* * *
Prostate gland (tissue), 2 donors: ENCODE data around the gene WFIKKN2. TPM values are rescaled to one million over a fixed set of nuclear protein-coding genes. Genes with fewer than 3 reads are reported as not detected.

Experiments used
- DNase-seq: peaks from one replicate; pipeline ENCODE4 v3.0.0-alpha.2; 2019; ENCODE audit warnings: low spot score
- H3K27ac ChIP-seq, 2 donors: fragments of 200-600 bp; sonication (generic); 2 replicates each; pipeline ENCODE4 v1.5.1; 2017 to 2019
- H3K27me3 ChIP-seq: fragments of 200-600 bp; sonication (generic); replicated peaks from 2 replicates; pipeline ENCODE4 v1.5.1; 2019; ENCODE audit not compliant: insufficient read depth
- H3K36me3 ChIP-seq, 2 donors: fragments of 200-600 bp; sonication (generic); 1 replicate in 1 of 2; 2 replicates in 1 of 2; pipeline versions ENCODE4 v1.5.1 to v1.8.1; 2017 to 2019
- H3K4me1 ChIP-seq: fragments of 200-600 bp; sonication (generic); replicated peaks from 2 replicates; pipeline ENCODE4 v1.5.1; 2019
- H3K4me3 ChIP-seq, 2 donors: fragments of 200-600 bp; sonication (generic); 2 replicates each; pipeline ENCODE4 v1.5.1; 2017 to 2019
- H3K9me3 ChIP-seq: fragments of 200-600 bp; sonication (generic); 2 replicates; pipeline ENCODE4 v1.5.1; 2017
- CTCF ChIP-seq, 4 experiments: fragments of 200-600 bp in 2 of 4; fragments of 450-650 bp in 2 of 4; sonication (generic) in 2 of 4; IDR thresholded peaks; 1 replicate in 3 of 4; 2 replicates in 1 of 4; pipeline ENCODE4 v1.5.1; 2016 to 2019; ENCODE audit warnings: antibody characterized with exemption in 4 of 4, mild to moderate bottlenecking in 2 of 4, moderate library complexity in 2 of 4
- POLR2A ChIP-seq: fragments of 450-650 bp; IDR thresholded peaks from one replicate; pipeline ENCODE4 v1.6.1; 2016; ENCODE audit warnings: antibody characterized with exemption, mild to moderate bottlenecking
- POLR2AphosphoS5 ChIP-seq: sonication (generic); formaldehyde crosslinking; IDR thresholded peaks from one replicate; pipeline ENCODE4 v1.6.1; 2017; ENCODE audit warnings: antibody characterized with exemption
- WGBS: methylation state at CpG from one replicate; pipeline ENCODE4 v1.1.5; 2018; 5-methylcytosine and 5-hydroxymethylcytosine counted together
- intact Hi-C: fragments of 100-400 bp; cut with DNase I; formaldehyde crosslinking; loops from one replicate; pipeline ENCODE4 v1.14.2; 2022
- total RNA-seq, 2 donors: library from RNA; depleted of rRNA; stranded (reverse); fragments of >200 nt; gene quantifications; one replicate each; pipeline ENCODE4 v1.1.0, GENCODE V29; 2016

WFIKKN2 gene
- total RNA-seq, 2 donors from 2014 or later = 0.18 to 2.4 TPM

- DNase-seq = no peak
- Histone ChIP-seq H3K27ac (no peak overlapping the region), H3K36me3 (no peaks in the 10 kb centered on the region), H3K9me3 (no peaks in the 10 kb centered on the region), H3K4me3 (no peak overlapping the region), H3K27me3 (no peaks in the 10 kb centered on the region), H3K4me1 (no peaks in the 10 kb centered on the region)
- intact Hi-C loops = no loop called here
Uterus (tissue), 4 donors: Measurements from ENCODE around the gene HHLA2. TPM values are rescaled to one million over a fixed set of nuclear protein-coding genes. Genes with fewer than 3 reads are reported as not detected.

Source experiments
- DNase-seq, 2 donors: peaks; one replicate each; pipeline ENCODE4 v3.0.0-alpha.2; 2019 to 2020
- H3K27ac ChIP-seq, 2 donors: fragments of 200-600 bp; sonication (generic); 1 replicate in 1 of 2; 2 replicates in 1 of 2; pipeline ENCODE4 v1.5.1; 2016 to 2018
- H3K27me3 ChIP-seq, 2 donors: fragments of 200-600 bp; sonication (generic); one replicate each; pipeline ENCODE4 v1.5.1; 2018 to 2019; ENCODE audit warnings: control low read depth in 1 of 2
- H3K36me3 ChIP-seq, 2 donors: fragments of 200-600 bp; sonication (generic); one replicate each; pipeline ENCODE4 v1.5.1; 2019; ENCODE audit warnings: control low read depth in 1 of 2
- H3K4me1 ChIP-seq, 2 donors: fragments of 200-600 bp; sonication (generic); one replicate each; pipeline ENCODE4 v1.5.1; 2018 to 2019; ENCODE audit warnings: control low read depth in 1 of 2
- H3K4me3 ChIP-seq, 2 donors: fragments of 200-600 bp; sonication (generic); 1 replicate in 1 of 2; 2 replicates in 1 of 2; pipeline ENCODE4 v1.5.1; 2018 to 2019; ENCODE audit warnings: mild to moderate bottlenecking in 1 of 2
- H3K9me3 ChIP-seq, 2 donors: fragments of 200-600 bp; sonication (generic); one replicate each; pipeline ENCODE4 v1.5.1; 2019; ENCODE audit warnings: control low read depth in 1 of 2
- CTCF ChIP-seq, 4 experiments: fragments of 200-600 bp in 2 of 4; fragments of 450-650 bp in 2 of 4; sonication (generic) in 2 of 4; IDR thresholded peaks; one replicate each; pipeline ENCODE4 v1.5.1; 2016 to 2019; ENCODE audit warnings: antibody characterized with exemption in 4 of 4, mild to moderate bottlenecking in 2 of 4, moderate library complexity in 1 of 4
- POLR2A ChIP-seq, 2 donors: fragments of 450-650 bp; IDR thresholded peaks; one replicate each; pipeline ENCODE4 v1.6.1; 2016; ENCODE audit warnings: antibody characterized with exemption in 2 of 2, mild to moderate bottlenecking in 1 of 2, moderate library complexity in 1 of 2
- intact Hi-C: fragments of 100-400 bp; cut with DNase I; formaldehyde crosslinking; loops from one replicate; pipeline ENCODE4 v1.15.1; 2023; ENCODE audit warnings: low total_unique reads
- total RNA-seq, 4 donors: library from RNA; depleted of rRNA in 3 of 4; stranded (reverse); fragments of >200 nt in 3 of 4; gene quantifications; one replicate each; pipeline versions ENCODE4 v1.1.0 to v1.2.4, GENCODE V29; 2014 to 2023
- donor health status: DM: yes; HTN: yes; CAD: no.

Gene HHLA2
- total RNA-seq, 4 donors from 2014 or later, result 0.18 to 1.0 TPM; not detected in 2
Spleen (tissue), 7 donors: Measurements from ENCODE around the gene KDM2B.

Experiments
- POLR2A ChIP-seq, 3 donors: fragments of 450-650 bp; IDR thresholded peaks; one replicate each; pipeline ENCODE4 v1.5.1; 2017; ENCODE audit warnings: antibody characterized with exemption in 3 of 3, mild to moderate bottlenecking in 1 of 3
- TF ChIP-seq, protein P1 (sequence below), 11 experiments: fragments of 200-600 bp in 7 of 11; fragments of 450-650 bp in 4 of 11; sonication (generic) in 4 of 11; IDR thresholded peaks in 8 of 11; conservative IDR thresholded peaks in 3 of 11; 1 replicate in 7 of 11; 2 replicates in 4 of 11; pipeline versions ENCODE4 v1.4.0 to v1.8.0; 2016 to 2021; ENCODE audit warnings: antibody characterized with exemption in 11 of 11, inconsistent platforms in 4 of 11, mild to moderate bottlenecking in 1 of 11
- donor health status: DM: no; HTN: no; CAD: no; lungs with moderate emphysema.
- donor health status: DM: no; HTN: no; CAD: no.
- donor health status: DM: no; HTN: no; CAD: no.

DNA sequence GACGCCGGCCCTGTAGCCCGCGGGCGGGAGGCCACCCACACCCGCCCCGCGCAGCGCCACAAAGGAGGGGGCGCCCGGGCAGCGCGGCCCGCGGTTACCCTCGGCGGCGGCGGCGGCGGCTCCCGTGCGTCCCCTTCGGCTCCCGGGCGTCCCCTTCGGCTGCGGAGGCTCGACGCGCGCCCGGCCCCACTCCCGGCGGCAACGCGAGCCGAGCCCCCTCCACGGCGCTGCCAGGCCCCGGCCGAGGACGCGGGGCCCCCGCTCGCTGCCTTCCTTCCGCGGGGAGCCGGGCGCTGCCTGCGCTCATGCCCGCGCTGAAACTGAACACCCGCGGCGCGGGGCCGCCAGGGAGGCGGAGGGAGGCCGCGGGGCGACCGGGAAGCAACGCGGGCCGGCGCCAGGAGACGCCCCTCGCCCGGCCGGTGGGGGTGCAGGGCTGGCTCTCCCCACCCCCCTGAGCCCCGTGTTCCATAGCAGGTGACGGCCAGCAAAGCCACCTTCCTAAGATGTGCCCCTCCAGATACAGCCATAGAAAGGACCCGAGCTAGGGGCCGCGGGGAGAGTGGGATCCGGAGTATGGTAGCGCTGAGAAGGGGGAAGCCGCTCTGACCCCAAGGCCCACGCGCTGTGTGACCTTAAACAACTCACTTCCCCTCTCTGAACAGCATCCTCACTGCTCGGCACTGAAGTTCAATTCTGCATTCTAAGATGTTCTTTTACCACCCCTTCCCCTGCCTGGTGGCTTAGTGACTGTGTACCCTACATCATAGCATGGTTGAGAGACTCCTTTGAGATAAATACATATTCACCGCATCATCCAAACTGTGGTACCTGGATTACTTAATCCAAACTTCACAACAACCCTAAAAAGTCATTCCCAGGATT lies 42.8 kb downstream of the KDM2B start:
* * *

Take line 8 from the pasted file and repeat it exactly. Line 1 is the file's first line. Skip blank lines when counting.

- H3K4me3 ChIP-seq, 2 donors: fragments of 200-600 bp; sonication (generic); 2 replicates each; pipeline ENCODE4 v1.5.1; 2017 to 2019